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EURO CRISIS

Constitutional Court approves euro rescue

The eurozone cleared a key hurdle towards resolving its debt crisis Wednesday as Germany's top court approved a new European firewall for ratification, with some minor conditions.

Constitutional Court approves euro rescue
Photo: DPA

“This is a good day for Germany, this is a good day for Europe,” said Chancellor Angela Merkel in a speech to parliament after the keenly anticipated ruling.

In a landmark ruling watched around the world, the Constitutional Court overturned a raft of legal challenges aimed at preventing President Joachim Gauck from signing two crucial crisis-fighting tools into law.

Delivering a momentous decision with far-reaching implications for the euro’s future, the eight scarlet-robed judges said Gauck could finally sign the European Stability Mechanism (ESM) and fiscal pact.

“The Second Senate of the Federal Constitutional Court has rejected the injunctions with the stipulation that a ratification of the ESM Treaty is only admissible if (certain conditions) can be guaranteed under international law,” Chief Justice Andreas Voßkuhle said.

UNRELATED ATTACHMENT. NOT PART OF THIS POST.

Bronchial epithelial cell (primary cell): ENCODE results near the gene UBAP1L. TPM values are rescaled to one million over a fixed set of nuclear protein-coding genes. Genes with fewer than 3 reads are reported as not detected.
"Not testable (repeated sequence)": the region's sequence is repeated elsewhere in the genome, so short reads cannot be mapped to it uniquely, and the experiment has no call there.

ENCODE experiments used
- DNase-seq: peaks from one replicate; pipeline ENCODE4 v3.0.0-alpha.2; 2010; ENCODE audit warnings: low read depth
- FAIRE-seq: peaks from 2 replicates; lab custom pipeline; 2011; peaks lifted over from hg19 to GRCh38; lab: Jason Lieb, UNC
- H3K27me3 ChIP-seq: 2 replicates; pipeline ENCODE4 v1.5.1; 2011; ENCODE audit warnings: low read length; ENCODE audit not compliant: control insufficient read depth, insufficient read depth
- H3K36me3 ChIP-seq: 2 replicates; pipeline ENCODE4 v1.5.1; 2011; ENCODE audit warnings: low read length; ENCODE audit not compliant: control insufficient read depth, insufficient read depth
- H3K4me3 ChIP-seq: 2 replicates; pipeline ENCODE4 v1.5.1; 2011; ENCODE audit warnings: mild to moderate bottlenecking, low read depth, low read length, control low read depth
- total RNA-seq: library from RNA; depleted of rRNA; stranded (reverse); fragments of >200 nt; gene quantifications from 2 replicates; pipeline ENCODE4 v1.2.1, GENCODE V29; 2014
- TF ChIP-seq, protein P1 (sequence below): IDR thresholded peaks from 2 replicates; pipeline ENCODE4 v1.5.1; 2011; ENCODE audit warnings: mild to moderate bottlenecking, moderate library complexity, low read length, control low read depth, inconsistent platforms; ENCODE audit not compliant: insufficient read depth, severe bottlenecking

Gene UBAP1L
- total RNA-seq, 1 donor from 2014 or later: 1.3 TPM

“Our examination has shown that the laws with a high probability do not infringe upon the German constitution. That is why we have rejected the injunction,” he added.

The ruling came on a day of risks for the euro, which has enjoyed calmer times in recent weeks, as an anti-austerity party is seen likely to score big gains in Dutch elections and EU leaders unveiled plans for the first step towards a eurozone banking union.

It will come as an enormous relief to Chancellor Angela Merkel and her fellow European leaders as a rejection of the ESM would have triggered a fresh bout of chaos on financial markets and thrown the eurozone into a new political crisis.

The constitutional court specified that any financial burden for Germany arising from the ESM be strictly limited to its share of the fund’s capital or €190 billion ($244 billion).

If the burden were to increase beyond that amount, then it could only be done with the express approval of the German parliament, and both the upper and lower houses must be kept fully informed, the court said.

The professional secrecy to which the fund’s employees were bound “must not stand in conflict with the Bundestag and Bundesrat being comprehensively briefed,” the statement said, referring to the lower and upper chambers.

The court also ruled that Germany must ensure a de-facto opt-out clause, if it felt its interests were not being considered.